|#18 Smew - Talkin Tarn, Cumbria|
|#32 Wigeon Wigeon |
birdwatching. My parents "lit the flame" buying a bird book on a family holiday in Ireland in the late 1980s to identify a heron, and from there onwards family holidays were often designed to expand our West Midland horizons to extend our life lists. When my now husband and I first met we spent much of our time roaming the coast and countryside of mid-Wales in search of birds. Birdwatching has been a big part of my life and determined my career path into the world of nature data.
|#86 Black Guillemot - Loch Ryan, D&G|
|Elaine, Tim and my Dad - Mullet, Co Mayo - July 2013|
Supporting characters: My mum. My mother-in-law.
Identify (see or hear) all the 100 birds listed in Britain and Ireland in 2013.
What 100 birds? We did some negotiating after Elaine first had the idea. The concept was that every bird on the list should be a nice to see bird. We wanted a mixture of common and widespread species and some more challenging or rarer ones. But what they all had to have in common was that spotting them should bring a gasp of delight, a shout of joy or a simple smile to your face.
We each nominated species. I live in Scotland near the Cumbria border, Elaine in Cardiff in Wales and my Dad in the West Midlands in England, so some species would be easier geographically for each of us than others. I must admit to nominating one or two things like black grouse where I knew I would have the edge! But this wasn't really about racing against each other, but just seeing how close to the magic 100 each of us could get.
Our target list, finalised in the 2012 inter-Christmas-New Year lull, was as follows:
Avocet; Barn Owl; Barnacle Goose; Bearded Tit; Bewick's Swan; Bittern; Black Grouse; Black Guillemot; Brambling; Brent Goose; Bullfinch; Chough; Common Gull; Common Sandpiper; Common Scoter; Common Tern; Crested Tit; Crossbill; Cuckoo; Dartford Warbler; Dipper; Eider; Fieldfare; Firecrest; Fulmar; Gadwall; Gannet; Garden Warbler; Garganey; Golden Plover; Goldeneye; Goosander; Grasshopper Warbler; Great Crested Grebe; Great Northern Diver; Green Sandpiper; Green Woodpecker; Grey Wagtail; Hawfinch; Hen Harrier; Hobby; Jay; Kingfisher; Kittiwake; Knot; Lapwing; Lesser Spotted Woodpecker; Linnet; Little Grebe; Little Gull; Little Owl; Little Ringed Plover; Little Tern; Long Tailed Tit; Manx Shearwater; Merlin; Nightjar; Nuthatch; Osprey; Peregrine; Pied Flycatcher; Pintail; Puffin; Purple Sandpiper; Raven; Razorbill; Red Grouse; Red Kite; Red Legged Partridge; Redstart; Redwing; Reed Bunting; Rock Pipit; Ruff; Sanderling; Sand martin; Sandwich Tern; Scaup; Sedge Warbler; Shag; Smew; Snipe; Spoonbill; Spotted Flycatcher; Swallow; Swift; Tawny Owl; Teal; Tree Creeper; Tree Sparrow; Water Rail; Waxwing; Wheatear; Whooper Swan; Wigeon; Willow Warbler; Wood Warbler; Woodcock; Yellow Wagtail; Yellowhammer
Quite a challenge, considering I'd never seen a Lesser Spotted Woodpecker, Dartford Warbler, Hawfinch or Scaup and only seen Crested Tit and Firecrest on the continent.
Winter: January - March 2013
|New Year's Day|
|Not on the list!|
|#20 Red Grouse - Leadhills, South Lanarkshire|
|#27 Purple Sandpiper - Workington, Cumbria|
|#36 Barnacle Goose - Caerlaverock, D&G|
Over the next few weeks we got some great birds at Arkleton where we live - hooting tawny owls and nuthatches on the garden peanuts - and nearby. Occasionally one or the other of us would nudge ahead slightly - the parks of Carlisle were quite productive for me at lunchtimes. We'd venture further away when we could. Our very first twitch for the list was to rush to Tindale Tarn in Cumbria in pursuit of a reported Smew. We walked around the whole tarn and didn't see it... but stopped at nearby Talkin Tarn on the way home and there it was, phew!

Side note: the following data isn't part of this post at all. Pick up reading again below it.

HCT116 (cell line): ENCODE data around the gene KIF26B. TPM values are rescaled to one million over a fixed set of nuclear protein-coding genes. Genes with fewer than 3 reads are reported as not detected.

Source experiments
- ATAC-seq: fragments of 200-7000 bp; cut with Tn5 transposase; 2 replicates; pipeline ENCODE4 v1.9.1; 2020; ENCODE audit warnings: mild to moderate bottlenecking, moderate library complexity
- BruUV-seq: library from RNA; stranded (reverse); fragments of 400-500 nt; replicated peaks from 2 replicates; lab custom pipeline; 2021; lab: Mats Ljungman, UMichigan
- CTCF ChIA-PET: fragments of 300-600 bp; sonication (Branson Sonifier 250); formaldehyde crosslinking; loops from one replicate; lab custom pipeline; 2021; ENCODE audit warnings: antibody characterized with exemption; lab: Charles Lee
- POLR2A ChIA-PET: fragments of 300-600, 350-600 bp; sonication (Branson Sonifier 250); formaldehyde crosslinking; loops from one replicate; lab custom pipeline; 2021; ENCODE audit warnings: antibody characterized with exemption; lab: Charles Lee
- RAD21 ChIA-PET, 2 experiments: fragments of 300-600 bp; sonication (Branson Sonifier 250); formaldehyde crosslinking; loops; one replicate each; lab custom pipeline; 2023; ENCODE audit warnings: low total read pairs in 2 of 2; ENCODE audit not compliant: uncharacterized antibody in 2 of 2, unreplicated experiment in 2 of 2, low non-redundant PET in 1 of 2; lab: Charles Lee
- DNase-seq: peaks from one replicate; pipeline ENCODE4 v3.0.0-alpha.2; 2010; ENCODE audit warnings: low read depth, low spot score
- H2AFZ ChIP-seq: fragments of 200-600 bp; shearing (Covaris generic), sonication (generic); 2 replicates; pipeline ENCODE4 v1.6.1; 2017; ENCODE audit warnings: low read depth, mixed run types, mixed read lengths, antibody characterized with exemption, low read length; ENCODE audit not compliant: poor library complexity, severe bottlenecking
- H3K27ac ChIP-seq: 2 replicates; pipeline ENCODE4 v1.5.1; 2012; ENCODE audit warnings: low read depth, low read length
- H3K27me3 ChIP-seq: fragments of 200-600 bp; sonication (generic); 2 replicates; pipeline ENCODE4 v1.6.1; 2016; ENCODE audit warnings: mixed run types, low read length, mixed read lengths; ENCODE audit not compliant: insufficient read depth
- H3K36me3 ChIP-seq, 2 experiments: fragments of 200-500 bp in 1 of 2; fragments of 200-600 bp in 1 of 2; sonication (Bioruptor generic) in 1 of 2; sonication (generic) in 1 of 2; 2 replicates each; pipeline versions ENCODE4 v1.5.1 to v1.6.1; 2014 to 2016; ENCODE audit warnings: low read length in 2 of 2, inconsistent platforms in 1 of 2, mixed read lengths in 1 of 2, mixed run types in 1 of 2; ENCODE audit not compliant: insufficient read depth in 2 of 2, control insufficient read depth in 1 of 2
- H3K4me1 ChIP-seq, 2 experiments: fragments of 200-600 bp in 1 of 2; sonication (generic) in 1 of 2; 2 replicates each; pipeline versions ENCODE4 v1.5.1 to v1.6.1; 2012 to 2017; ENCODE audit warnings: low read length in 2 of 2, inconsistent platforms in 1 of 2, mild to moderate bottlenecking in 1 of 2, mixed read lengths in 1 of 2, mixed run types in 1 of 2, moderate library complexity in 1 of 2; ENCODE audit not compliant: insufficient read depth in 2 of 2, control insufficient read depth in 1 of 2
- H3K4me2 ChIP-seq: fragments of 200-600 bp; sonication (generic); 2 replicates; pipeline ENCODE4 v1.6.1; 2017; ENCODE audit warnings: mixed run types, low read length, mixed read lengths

We set up a Facebook Group for those of us taking part to keep each other update with our tally and latest record shots. For example a post of mine from January: "#20 Red grouse. We went north of Moffat chasing the sun from the Solway mists and found red grouse, also flock of twite, #21 Black Grouse (two flew just over us) and after a stop at Tesco in Lockerbie #22 a Barn Owl sitting on a post on the side of the road home." The nice thing about this of course is that although my family is spread out, it really felt like we were doing something together.
The challenge proved to me just how good the Borders region is for birds. Since moving up here I've been repeatedly told that Cumbria is great for wildlife - as long as you are prepared to work at it! And indeed, I got more ticks in Cumbria than any other county at 22 - just - beating Dumfries and Galloway by one.
A trip to Workington on the west Cumbrian coast gave great but cold views of purple sandpiper, one of my favourite birds: such characters with their silly yellow feet. Scaup was one of those birds Tim and I felt we should have seen, having lived near the Solway for a couple of years, and yet in the end it wasn't the visit to a supposedly good site for them, Powfoot on the Scottish Solway where we tracked them down (wasn't a wasted visit though, we ticked off pintail there in February). Instead Tim did one of his signature spot-bird-from-car-and-safely-stop-in-time-to-show-Teresa manoeuvres as he managed to clock one whilst driving home alongside Ullswater in mid-March after dipping on Hawfinches at Sizergh. Here it is, bobbing merrily along. Unexpectedly finding one of the birds on the list like this peppered the year with moments of childish excitement.